What makes a bedtime story a good bedtime story? Should it keep listeners awake with thrills and adventure? Or like a lullaby, is it something to lull us to sleep?

Judging from the tale of Lady in the Water, writer/director M. Night Shyamalan prefers bedtime stories about extraordinary creatures, scary monsters, troubled men who need redemption, and contrived plot twists.

And if Shyamalan's goal with this movie was to put viewers to sleep, well, he seems to be succeeding. Most critics—including those in the religious press—are disappointed in the film. Some think that Shyamalan has run out of the great ideas that made The Sixth Sense, Unbreakable, and Signs so compelling. Others continue to praise his direction, but wish he would find a better screenwriter.

Lady in the Water begins with the emergence of an otherworldly woman named Story (Bryce Dallas Howard), a peculiar kind of sea nymph called a "narf," who has come from her home in "the Blue World." She is found in a swimming pool at an apartment complex called The Cove, which is managed by a troubled, middle-aged widower named Cleveland Heep (Paul Giamatti). Dripping all over his couch, she announces that she has been sent to perform an important role in human history. But her quest is endangered by snarling wolf-monsters called "scrunts" that rise up from the grass to lurk around the property.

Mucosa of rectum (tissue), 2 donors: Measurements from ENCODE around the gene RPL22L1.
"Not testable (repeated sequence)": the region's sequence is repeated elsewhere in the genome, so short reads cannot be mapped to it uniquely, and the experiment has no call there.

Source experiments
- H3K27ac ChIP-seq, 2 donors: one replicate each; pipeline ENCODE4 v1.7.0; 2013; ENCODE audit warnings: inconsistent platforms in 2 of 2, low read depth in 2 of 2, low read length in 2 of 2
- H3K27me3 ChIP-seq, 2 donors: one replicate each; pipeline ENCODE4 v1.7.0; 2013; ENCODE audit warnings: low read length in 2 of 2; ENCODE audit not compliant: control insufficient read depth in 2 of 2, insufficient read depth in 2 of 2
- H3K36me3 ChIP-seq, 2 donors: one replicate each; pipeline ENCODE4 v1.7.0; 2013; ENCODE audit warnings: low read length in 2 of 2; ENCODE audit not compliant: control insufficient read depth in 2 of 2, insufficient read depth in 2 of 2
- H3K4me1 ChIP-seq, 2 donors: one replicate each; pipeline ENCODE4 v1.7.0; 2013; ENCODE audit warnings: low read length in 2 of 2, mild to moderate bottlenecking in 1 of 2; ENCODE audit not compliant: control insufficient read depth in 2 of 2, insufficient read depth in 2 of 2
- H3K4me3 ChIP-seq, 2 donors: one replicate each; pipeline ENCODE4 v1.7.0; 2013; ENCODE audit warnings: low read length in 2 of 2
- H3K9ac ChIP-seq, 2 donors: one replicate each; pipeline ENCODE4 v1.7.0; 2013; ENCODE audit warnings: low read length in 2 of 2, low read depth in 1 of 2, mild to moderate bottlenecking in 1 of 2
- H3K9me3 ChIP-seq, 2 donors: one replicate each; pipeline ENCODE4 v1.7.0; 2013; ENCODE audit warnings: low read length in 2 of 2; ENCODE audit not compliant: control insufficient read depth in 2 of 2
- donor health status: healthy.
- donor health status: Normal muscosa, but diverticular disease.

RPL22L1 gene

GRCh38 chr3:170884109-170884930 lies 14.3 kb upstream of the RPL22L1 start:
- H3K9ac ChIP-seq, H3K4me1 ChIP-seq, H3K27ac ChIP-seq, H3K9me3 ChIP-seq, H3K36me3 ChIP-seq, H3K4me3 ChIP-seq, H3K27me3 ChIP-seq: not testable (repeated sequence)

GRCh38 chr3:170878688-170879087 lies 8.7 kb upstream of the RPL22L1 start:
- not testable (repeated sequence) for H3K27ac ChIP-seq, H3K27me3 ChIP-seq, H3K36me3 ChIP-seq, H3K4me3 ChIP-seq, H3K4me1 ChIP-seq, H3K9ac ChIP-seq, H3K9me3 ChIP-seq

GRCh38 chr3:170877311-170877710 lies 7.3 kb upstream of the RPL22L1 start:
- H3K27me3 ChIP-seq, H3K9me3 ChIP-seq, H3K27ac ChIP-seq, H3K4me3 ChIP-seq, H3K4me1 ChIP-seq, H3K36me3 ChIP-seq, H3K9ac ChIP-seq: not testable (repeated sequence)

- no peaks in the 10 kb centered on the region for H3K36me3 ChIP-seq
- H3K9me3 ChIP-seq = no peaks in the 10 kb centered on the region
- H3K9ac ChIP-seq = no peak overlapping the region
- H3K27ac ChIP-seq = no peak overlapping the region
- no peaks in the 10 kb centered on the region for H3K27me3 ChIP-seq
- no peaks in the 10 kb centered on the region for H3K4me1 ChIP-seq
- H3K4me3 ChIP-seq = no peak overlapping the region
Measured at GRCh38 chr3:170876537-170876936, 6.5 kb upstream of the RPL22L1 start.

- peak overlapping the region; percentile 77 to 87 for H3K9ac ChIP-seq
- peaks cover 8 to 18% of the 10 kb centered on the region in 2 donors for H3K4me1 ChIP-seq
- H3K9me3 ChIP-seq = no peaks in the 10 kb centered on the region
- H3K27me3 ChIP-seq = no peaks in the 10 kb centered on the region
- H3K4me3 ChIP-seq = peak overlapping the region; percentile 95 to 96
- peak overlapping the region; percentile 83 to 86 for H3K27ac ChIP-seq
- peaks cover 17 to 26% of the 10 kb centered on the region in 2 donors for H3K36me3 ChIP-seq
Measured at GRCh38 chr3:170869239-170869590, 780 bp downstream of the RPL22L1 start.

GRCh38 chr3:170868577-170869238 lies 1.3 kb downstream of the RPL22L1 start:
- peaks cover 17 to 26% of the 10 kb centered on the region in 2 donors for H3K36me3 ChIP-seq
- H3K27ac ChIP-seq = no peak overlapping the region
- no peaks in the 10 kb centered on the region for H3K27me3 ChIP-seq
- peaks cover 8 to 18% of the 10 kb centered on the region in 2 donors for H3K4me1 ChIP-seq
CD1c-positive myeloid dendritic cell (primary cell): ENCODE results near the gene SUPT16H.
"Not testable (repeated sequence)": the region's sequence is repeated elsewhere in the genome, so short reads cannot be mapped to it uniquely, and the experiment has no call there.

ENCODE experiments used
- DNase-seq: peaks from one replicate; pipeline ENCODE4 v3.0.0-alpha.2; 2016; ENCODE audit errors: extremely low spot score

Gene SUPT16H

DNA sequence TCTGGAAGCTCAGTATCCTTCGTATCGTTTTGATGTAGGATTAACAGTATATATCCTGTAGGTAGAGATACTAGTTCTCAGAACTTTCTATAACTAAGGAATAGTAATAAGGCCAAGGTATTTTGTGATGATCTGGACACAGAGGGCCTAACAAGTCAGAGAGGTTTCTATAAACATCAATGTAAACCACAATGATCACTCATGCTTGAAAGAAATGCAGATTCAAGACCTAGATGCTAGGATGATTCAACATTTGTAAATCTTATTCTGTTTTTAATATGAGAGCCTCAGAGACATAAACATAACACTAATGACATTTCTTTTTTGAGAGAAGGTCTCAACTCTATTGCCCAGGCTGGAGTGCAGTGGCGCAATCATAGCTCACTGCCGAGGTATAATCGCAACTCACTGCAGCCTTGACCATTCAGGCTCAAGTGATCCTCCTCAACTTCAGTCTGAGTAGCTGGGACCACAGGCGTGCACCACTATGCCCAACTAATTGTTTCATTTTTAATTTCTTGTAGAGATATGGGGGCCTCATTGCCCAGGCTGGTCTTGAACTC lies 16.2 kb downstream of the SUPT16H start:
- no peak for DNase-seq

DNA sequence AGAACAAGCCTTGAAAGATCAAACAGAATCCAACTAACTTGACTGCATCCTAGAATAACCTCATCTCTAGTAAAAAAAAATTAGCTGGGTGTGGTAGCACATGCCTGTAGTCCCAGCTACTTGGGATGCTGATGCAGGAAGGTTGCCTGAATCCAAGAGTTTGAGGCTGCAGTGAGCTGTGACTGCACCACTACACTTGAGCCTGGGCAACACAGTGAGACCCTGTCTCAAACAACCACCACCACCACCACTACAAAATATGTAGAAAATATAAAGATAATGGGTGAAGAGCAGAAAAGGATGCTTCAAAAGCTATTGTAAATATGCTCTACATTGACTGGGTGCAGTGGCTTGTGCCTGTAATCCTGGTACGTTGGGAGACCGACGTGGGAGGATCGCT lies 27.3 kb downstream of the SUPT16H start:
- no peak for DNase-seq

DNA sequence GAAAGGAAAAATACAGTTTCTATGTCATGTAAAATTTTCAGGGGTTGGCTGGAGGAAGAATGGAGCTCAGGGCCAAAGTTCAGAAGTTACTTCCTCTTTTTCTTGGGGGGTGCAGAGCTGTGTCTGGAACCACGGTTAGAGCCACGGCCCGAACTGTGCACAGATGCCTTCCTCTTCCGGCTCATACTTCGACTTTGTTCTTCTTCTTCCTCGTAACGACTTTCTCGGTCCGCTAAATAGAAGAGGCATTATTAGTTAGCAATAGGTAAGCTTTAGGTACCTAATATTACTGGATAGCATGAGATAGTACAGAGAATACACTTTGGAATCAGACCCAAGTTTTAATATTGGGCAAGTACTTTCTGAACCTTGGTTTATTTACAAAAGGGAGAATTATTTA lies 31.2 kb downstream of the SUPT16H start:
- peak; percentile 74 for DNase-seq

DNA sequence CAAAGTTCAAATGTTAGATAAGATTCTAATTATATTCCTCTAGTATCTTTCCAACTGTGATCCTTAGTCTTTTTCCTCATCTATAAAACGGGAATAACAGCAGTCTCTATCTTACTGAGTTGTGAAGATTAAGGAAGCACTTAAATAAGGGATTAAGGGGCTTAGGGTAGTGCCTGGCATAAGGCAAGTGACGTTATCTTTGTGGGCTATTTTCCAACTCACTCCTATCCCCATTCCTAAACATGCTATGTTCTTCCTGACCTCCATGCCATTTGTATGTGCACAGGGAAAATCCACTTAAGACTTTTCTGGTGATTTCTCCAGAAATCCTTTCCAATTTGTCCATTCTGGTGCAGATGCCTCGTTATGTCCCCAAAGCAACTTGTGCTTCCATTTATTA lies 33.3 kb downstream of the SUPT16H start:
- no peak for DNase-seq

It quickly becomes evident that the real story here isn't about the sea nymph at all — it's about this stuttering handyman. Heep's a mess, a deeply wounded man, because, well, he's the central character in an M. Night Shyamalan film, which are always about wounded men who must be dragged kicking and screaming to confront their fears, overcome their deep hurts, and ...

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